Las Vegas Sun

November 23, 2017

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Trail from UMC leads to suspect goods

New clues emerge as police investigate how the public hospital is bleeding money

Metro Police turned up a storage unit full of what appeared to be University Medical Center equipment and new leads in their investigation of the public hospital’s facilities department when they served three search warrants Wednesday.

Police searched a residence and storage unit tied to former UMC employees and the home of Thomas Rose, the owner of Paradise Plumbing.

Rose has not been charged, but his company’s work at the hospital raised red flags in a Clark County audit last year. As the Sun reported in November, Paradise Plumbing received $49,438 to install new water valves at UMC. That work was awarded without a competitive process because, UMC officials said, it was emergency in nature, but county auditors found no evidence the project was urgent.

During the past three years, Rose’s company has received more than $1.5 million for work at UMC, Assistant Sheriff Mike McClary said.

“To date, we’ve not been able to identify a contract they were operating under,” McClary said.

What work, if any, was performed for that $1.5 million still is being investigated.

County Auditor Jerry Carroll said construction work worth more than $100,000 and material purchases worth more than $500,000 typically require commission approval.

“It seems like just out of common sense you would have a contract for this,” he said.

The $49,438 job that Paradise got at the hospital was approved by Thomas Hutchison, then a UMC facilities maintenance supervisor.

Hutchison and three other UMC employees already face theft charges. Hutchison, who resigned in April, and another former manager also are accused of stealing hospital supplies and enlisting hospital employees to work on their personal projects while on county time.

During the police raids Wednesday, detectives found many more items that appear to be from the hospital, McClary said. At the two residences, they also found evidence that produced additional leads, he said.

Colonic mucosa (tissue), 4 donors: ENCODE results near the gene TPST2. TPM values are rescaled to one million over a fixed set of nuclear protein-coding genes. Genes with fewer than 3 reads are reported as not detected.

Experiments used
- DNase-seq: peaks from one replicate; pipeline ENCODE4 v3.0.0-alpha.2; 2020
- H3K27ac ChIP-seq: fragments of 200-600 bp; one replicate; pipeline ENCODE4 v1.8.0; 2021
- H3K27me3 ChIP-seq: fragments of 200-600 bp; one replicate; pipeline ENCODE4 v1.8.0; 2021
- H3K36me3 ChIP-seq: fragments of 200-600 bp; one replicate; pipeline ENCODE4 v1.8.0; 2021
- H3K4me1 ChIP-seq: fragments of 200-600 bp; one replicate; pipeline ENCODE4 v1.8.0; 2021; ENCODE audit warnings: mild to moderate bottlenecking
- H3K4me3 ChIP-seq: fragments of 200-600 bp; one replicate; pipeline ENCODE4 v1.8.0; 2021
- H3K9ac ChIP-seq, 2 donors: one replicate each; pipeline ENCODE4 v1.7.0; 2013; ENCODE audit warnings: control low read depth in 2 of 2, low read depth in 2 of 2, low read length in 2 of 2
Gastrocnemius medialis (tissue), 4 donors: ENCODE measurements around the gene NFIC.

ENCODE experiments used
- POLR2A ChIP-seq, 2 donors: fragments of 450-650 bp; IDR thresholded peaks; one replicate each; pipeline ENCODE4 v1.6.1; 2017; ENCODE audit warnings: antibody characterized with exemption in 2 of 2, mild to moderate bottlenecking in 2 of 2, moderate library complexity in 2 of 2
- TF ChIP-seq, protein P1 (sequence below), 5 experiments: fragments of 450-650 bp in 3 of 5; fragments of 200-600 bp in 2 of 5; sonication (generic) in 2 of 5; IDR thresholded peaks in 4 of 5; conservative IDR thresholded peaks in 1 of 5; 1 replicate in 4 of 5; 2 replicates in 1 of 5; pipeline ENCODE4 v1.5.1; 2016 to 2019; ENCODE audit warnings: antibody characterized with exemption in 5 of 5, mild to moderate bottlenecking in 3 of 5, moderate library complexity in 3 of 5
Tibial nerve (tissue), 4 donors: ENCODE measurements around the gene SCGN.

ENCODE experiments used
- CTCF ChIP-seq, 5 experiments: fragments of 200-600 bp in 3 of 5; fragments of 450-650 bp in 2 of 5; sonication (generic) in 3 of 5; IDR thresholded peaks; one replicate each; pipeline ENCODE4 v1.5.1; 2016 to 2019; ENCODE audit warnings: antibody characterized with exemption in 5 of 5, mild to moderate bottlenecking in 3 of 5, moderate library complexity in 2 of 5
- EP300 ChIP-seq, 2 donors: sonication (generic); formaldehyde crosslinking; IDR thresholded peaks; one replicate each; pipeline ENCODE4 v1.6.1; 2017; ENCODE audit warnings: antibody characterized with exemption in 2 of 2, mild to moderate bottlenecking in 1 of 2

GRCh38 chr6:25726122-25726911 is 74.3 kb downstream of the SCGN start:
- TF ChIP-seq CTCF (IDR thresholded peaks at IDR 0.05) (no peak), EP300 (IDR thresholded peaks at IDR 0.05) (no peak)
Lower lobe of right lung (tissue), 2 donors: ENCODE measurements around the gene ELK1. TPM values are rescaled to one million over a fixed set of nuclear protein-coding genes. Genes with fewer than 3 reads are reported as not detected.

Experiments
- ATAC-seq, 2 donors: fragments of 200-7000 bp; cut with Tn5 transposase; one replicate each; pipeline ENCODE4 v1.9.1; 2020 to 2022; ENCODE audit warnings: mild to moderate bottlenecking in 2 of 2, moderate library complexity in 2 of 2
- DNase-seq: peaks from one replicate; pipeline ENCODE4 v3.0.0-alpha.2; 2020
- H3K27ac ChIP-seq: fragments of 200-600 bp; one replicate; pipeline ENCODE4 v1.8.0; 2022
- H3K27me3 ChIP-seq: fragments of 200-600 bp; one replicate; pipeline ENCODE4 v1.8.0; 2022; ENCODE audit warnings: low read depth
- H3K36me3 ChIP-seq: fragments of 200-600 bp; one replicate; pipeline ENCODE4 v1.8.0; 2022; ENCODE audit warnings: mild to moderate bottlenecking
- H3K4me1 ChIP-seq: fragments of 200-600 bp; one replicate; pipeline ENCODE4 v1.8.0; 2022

The Sun could not reach Rose on Thursday. The phone number that the county business licensing department lists for Paradise Plumbing is forwarded to an AT&T corporate store. Employees there said Rose does not work at the store.

The address for Paradise Plumbing is that of a home in northwest Las Vegas owned by Rose.

The investigation of the facilities department is unrelated to the probe of former hospital CEO Lacy Thomas. District Attorney David Roger is in the midst of seeking an indictment from a grand jury against Thomas, who is accused of giving lucrative UMC contracts to friends in Chicago in exchange for kickbacks.

News of the growing theft investigation comes as UMC continues to lose money at a faster-than-expected rate.

Numbers released Wednesday by Clark County show the hospital is on pace to lose about $51 million in fiscal 2008, about $8 million more than budgeted. The county commission will get a full presentation on the hospital’s finances Tuesday.

The raw numbers, though, show hospital administrators have successfully reduced the average number of days patients spend at the hospital. Though that’s a good thing for reducing costs, the hospital has not seen a corresponding reduction in staff. In the first six months of the current fiscal year, UMC was over budget by $4.6 million for salaries and wages.

A UMC official said it’s doubtful the hospital will make up the difference in the second half of the fiscal year and that, ultimately, salaries are an issue the hospital will have to tackle.

UMC lost $34 million in fiscal 2006 and $56 million in fiscal 2007. Thomas was fired in January 2007 on the day that the 2006 loss, much higher than the figure he had warned county officials to expect, was revealed.

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